Do you have enough retirement assets to provide the income required for you and your spouse for the remainder of your lifetime? The key factor required to answer this question is not based on what you have – but on what your life expectancy could be. In my many years of helping people plan for their retirement, I have found life expectancy to be the most under-estimated calculation of all. Your estimated life expectancy should affect most of the retirement decisions that you will make, financially and lifestyle.
Canadians are living longer and healthier lives. In 1970 life expectancy was age 69 for men and 76 for women. Today it is 79 for men and 83 for women. However let us look at a couple – both age 60 nonsmokers. Their average life expectancy is now 82 for him and 85 for his wife. Remember that is average – 50% of this group will still be alive past those ages.
If this couple is average or better healthwise and financially, the numbers jump again. (We have eliminated approximately 25% of the 60 year olds that have current poor health and finances.) This couple’s average life expectancy is now 89 for him and 93 for his wife. If you add a family history of longevity to this couple, life expectancy for them both enters the late 90′s.
So, what should be your projected life expectancy? Take a moment now to estimate your number. How does it compare to your previous estimate? The good news is that you could be retired for a long time! The bad news is that you could be retired for a long time! Your retirement depends on the choices that you make. Are you reconsidering some of your choices based on your revised life expectancy number?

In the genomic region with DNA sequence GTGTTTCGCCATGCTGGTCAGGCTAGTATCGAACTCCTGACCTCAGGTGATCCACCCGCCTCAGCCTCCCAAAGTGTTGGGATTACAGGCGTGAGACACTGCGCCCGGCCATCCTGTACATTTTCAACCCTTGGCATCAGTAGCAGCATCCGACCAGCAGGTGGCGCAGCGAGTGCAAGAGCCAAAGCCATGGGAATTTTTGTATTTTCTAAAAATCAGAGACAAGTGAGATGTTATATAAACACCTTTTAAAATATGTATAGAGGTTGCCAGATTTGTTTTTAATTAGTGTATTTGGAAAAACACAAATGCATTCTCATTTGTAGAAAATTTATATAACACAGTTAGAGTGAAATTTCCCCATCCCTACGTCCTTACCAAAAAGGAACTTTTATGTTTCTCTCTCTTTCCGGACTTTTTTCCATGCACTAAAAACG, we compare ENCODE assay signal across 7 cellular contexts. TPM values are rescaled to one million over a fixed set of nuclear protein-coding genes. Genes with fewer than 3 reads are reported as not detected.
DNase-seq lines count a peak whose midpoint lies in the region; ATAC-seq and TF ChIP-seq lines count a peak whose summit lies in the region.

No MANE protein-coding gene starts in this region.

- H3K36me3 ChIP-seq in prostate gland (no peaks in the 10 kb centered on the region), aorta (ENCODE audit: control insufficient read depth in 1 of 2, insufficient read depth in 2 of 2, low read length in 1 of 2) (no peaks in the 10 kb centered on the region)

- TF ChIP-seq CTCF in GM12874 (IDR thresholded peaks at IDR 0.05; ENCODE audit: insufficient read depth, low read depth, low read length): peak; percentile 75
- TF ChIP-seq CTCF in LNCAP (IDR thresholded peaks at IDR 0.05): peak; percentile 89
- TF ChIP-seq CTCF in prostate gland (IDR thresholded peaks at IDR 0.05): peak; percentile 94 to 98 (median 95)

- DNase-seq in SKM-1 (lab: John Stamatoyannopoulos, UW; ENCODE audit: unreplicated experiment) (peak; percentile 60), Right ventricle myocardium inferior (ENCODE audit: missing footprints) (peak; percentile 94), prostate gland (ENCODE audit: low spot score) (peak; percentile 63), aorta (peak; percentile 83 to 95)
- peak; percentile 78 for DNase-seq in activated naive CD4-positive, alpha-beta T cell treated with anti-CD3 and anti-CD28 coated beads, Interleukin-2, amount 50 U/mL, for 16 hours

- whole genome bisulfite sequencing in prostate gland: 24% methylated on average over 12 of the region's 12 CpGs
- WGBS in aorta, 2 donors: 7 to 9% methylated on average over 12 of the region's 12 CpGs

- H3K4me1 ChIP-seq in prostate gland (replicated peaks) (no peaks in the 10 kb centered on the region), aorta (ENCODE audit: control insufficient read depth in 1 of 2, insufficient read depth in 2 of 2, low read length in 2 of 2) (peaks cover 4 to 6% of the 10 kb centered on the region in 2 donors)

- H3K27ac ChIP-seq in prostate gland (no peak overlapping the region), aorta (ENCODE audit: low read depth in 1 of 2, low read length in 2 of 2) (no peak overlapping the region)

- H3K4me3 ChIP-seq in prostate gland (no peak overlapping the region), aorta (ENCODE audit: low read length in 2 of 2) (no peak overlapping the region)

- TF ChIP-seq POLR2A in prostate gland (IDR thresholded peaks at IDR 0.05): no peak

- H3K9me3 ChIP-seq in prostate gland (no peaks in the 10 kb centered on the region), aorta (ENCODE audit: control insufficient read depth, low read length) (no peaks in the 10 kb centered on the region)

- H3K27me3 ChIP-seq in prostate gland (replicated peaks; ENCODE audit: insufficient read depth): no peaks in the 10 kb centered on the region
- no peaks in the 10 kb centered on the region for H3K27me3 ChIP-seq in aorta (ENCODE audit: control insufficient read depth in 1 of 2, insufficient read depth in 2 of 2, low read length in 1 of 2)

You could be retired for thirty years or more! If you knew that you would be retired for thirty years, how would you answer the following questions:
- When should I retire?
- Should I stop working completely?
- When should I apply for CPP?
- When should I apply for OAS?
(See my website for articles covering recent changes to CPP and OAS)
- When do I start RRSP and savings withdrawals?
- How much can I withdraw from my retirement funds?
- How will I fund future health care costs?
- Have I considered the psychological aspects of that long in retirement?
- Does my vision of retirement include the last 5-10 years of my life?
- Could I run out of money?
If you have difficulty picturing yourself living past age 85 – try picturing yourself living past 85 with no money. The average person takes more time and planning for a month long holiday than they do for a possible thirty year retirement.
Please take your possible life expectancy seriously. It is the foundation of your retirement financial plan, and the starting point for many of your key retirement decisions.
Disclaimer: This material is provided for general information and is subject to change without notice. Every effort has been made to compile this material from reliable sources however no warranty can be made as to its accuracy or completeness. Before acting on any of the above, please make sure to see me for individual financial advice based on your personal circumstances.